Ask A Property Expert: Why Do Hong Kong’s Buildings Have Holes In Them?
Hong Kong has an unusual number of high-rises designed with “holes” in their midst—gaps that are seemingly left in the middle of an otherwise dense building.
The urban legend that these designs exist for feng shui reasons has persisted for years. The Repulse Bay, located on the Southside of Hong Kong island, is possibly the most famous example.
The luxury residential complex was built in 1986 by Hongkong and Shanghai Hotels, which also operates The Peninsula Hotels. The group had demolished the iconic, colonial-style Repulse Bay Hotel—built back in 1920—in order to make way for a residential high-rise.
When the new property was completed, revealing the now famous “hole” design, it set tongues wagging.
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“Legend has it that The Repulse Bay’s exceptional location is enjoyed by a family of dragons that lives in the surrounding hills,” says Martyn Sawyer, Hongkong and Shanghai Hotels’ Group Director, Properties. It was believed that the building was designed in such a way in order not to block “the mother dragon and her children” from her path into the ocean, he adds—obstructing their daily ritual of bathing in seawater would bring bad luck to the site.
Sadly, this wasn’t what inspired the distinctive design—even though the architects behind The Repulse Bay did, in fact, take the principles of feng shui into consideration, explains Sawyer.
Dubbed Sky Gardens, the gaps take inspiration from development’s beautiful natural surroundings. “The building was designed to reflect a lifestyle that is free, modern, casual and relaxed, where residents may enjoy plenty of greenery, sunlight, fresh air and a gentle sea breeze,” says Sawyer. The curvilinear wall, meanwhile, corresponds to the contours of Repulse Bay.
But what about the other buildings around the city designed with “holes”?
Asia’s Walled City
To dive into why Hong Kong has so many high-rises with holes, we have to first look into the phenomenon of “wall-effect buildings”, also known as “walled buildings”.
In the 1980s, “clusters of skyscrapers [that] stand close together, resembling a ‘wall’”—as described in an academic paper on wall-effect buildings published by scientific journal platform MDPI—began to emerge in Hong Kong.
The motivation behind this design? Developers looking to build and sell as many units as possible on the gross floor area they have to work with.
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“One of the earliest wall-effect buildings and perhaps the most infamous is probably Provident Centre along the waterfront of North Point,” says Hoyin Lee, Director of the Architectural Conservation Programmes at the University of Hong Kong.
Completed in the 1980s, Provident Centre (pictured below) is located by the waterfront in the North Point neighbourhood on Hong Kong island—and considered “the landmark development that started the concern for massive wall-effect buildings.”
Wall-effect buildings are believed to bring about negative impacts like the reduction of air ventilation—not to mention blocking off its neighbouring buildings from natural sunlight and views.
There is no legal definition of what makes a wall-effect building, nor an official tally of how many developments fall under this description. Though despite a lack of official data, many of them share common features.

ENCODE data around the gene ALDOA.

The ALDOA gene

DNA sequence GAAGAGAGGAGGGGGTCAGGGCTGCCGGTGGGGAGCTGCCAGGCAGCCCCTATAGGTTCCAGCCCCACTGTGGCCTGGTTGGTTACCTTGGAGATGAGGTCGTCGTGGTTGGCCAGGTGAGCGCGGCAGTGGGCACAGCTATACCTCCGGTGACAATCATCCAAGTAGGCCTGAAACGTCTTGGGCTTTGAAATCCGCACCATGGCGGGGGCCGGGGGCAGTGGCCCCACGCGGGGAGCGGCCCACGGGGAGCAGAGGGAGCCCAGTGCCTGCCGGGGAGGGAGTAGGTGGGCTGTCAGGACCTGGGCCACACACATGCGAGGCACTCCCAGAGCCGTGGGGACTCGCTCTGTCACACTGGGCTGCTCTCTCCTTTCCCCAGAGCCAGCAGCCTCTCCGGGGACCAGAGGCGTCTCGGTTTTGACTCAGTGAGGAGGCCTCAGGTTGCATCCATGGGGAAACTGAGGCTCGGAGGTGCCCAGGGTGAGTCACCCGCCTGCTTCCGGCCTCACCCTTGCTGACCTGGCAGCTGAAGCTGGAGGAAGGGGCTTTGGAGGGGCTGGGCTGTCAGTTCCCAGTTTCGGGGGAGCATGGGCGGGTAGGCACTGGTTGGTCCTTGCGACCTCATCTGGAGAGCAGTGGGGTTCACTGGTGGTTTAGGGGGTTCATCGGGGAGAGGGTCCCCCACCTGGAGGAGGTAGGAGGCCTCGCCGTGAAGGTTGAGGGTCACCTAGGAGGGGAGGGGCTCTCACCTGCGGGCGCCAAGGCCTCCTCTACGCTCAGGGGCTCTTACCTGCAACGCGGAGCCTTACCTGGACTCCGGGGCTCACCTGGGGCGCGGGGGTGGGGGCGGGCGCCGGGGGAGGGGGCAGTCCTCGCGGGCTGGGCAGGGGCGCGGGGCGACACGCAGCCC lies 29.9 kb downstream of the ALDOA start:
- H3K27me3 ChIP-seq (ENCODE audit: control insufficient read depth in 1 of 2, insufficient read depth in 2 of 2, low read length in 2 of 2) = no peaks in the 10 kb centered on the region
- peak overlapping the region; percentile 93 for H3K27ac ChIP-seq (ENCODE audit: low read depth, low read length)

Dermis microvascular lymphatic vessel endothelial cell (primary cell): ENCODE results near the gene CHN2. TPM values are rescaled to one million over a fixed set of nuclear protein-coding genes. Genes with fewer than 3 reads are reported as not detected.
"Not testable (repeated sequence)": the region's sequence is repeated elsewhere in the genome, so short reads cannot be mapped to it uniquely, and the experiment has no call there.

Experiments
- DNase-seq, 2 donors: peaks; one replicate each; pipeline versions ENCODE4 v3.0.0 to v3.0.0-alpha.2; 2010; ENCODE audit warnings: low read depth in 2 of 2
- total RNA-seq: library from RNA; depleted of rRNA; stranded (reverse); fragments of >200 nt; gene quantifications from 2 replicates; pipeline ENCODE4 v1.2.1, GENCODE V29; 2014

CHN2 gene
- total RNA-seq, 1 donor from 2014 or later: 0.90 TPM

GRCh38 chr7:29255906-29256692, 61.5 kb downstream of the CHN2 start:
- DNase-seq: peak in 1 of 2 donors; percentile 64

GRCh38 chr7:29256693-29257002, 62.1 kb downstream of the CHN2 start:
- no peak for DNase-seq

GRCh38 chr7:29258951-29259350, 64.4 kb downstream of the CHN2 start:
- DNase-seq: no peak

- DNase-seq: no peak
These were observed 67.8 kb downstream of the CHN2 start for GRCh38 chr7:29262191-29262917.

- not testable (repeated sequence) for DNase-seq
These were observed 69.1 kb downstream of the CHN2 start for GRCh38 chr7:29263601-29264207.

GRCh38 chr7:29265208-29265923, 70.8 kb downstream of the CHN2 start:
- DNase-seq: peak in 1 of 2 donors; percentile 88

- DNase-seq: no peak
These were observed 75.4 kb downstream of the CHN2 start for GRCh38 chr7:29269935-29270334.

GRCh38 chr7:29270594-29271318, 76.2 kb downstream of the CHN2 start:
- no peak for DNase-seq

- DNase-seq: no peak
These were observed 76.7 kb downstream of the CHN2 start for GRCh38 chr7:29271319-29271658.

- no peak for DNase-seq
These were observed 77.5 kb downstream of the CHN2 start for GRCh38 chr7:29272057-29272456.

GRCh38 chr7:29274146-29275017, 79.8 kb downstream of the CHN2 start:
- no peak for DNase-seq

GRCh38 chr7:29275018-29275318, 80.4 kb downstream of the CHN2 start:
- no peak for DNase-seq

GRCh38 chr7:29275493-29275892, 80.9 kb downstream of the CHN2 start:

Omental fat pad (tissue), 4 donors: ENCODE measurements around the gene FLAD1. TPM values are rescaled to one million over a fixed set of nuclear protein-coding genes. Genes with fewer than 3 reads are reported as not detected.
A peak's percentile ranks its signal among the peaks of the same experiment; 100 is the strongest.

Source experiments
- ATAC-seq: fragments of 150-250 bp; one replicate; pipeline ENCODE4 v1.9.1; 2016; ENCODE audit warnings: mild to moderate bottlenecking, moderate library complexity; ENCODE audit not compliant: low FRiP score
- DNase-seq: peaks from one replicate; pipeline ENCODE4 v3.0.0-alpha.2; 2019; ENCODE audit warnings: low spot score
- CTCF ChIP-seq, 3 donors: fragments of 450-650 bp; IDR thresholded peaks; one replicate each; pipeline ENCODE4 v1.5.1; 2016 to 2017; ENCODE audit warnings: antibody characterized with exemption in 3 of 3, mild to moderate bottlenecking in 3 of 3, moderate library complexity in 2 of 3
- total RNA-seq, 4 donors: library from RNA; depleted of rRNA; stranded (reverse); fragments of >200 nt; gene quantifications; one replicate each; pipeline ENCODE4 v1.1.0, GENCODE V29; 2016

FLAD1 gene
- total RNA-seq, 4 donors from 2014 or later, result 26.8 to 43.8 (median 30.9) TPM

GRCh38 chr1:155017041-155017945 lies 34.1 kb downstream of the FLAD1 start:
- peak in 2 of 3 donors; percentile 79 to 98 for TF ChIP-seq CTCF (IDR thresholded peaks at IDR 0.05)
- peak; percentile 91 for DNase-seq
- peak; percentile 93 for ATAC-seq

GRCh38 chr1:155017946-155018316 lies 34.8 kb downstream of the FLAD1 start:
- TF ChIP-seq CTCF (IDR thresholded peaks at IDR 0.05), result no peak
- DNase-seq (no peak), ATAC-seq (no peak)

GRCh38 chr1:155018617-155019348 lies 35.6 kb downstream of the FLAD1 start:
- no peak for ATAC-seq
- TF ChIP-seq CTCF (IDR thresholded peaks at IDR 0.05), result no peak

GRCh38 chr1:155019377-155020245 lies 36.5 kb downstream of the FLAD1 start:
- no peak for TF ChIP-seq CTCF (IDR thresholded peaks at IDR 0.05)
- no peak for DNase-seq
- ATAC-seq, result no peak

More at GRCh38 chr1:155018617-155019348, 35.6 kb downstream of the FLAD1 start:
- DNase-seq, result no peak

Hong Kong-based environmental protection NGO Green Sense has listed half a dozen commonly found features in this type of development: these include a lack of space between buildings within a single development (citing 15 metres as an example), as well as these developments typically taking up space in harbourfronts and downtown areas.
In addition, the NGO has also compiled a list of 10 wall-effect buildings that have created the worst impact on their local neighbourhoods, from environmental concerns to a “lack of harmony” with the architecture of the area.
In 2005, the government released the Feasibility Study for Establishment of Air Ventilation Assessment System, known as the AVA Study. This was followed by a “technical circular” published in 2006, with guidance for private developers to create ways to allow for ventilation in their proposed projects.
“Proper orientation and layout of the buildings with adequate gaps between buildings are needed,” reads the AVA Study. “Stagger the arrangement of the blocks such that the blocks behind are able to receive the wind penetrating through the gaps between the blocks in the front row.”
The study and the circular are not legally enforceable, Lee explains. Property developers are simply “encouraged” to follow the guidelines in their proposed projects. But in most cases, developers will comply “if the AVA has minimal impact on attaining the maximum developable gross floor area”.
And creating gaps in the property’s midst is an easy way to do it: “Making a ‘hole’ is a way of achieving the AVA requirement for a large building block, which would otherwise create a huge wall-screen that drastically reduces air ventilation,” Lee explains.
There’s one thing to note about the cut-outs, however. “Many of the “holey” buildings in Hong Kong designed for AVA reasons do not actually have holes in them,” notes Lee, citing The Arch in West Kowloon (pictured above) as an example. “The ‘hole’ is actually an illusion created by reducing the bulk of a single building block into two slimmer towers, and bridging the top to make up for the otherwise lost gross floor area.”
So there we have it: rather than creating holes for purposes of feng shui, the curious design is, in many cases, thanks to a complicated Hong Kong real estate web.